Saying 'yes' to God no matter what life presents
Seventeenth Sunday in Ordinary Time, July 24
1 Kings 3:5,7-12; Psalm 119:57,72,76-77,127-128,129-130; Romans 8:28-30; Matthew 13:44-52
“O Lord, my God . . . give your servant an understanding heart” (1 Kings 3:9). This prayer of Solomon in this Sunday’s first reading was pleasing to God and he answered the prayer. This prayer was pleasing on the lips of Solomon and it is pleasing to God when we pray it, too. To pray for wisdom is truly a wise thing to do.
We might ask, “But what is wisdom and where is it found?” Wisdom comes to us from God and is found in the truths of our faith. In a real sense, to believe in God and in all that he has revealed is to be wise. And part of growing in wisdom is coming to take the truths of our faith more seriously. God is real. He exists. He created us and when we were lost he came into the world to save us. These truths change everything and more and more they should serve as the foundation of our lives.
Wisdom is found in sacred Scripture and sacred Tradition. In reading the Word of God and seeking to understand it, we become wise. As an example of this, let us take a verse from Romans 8:28-30, the second reading for this Sunday.
St. Paul says, “We know that all thing work for good, for those who love God.” We might never dare to say this on our own. Can all things work for good in our lives if we love God? That is what we are taught. Even suffering -- rejection, sorrow, mistakes, illnesses, disappointments -- even these things can work for the good in our lives. They become opportunities for us to show God that we love him by accepting them and so conforming our will to his will.
TRUSTING IN GOD
When we believe in God it is as if we open the door of our lives to him -- we allow him to enter. But when we love God it is as if we open all the doors of our home and even the windows to God. In other words, we open up entirely to his will for us. He can do what he wants with us. Our home has now become his. Our lives belong to him.
Because God is the God of our lives, we trust that everything that happens in our lives is for the good -- even when disasters befall us.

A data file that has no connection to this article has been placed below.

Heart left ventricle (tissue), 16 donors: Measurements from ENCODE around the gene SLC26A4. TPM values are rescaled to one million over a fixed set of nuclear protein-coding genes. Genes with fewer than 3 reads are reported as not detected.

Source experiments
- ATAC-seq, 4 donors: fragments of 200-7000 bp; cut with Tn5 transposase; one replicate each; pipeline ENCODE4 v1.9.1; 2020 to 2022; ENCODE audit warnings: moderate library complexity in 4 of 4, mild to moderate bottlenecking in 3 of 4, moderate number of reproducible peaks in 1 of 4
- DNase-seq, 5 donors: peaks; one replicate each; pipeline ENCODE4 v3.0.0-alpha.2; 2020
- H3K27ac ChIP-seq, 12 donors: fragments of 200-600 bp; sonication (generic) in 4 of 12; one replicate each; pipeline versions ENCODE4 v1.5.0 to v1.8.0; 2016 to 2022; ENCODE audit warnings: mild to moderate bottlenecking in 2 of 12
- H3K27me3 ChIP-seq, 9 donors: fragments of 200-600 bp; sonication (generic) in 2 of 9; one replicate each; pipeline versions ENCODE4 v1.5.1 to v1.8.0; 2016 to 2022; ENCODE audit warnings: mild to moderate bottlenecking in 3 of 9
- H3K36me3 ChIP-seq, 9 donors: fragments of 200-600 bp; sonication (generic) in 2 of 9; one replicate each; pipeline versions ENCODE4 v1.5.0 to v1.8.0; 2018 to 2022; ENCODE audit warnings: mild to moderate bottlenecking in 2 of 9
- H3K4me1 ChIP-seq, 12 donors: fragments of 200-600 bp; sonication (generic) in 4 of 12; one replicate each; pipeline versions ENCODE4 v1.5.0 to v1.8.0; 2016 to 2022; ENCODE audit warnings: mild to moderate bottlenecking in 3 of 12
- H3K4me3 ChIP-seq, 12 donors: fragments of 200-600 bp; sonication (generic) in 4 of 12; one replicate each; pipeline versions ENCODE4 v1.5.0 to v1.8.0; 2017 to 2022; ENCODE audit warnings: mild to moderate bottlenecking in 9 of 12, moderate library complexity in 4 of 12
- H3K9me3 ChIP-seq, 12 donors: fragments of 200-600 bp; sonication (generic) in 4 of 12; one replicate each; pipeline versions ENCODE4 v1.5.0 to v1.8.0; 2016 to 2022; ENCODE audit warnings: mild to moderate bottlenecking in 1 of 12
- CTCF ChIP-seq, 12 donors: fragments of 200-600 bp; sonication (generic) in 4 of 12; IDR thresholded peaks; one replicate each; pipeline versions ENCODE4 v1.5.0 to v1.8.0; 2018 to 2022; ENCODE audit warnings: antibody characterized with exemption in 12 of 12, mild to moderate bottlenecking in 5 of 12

The saints understood the wisdom of trusting at all times in God and in his Providence. The Catechism of the Catholic Church quotes St. Catherine of Siena, who said to “those who are scandalized and rebel against what happens to them”: “Everything comes from love, all is ordained for the salvation of man, God does nothing without this goal in mind” (CCC 313).
We can see this wisdom lived out in the life of Blessed Teresa of Kolkata as well. She made a private vow never to refuse God anything. For her this meant accepting or even welcoming all the many difficulties that she encountered in serving the poor and living out her mission. It meant enduring years and years when she felt entirely abandoned by God. If
God permitted something to happen in her life, be it good or bad, she accepted it out of love for God. And so everything benefited her, because everything became an opportunity for her to show God that she loved him.
With the help of God’s grace we can all do what Mother Teresa did. It means saying “yes” to God in the face of all that life presents us -- in the face of all that God permits or wills to happen to us. “Yes,” we can say to our heavenly Father, “I accept this out of love for you.”
May this wisdom and God himself be the hidden treasure that gives value and meaning to our lives.
FATHER JAMES KING is a priest of the Diocese of Peoria who is on leave of absence for health reasons. He also is writing a series for The Catholic Post on 10 ways to encounter God in everyday life through Scripture and traditional Catholic devotions.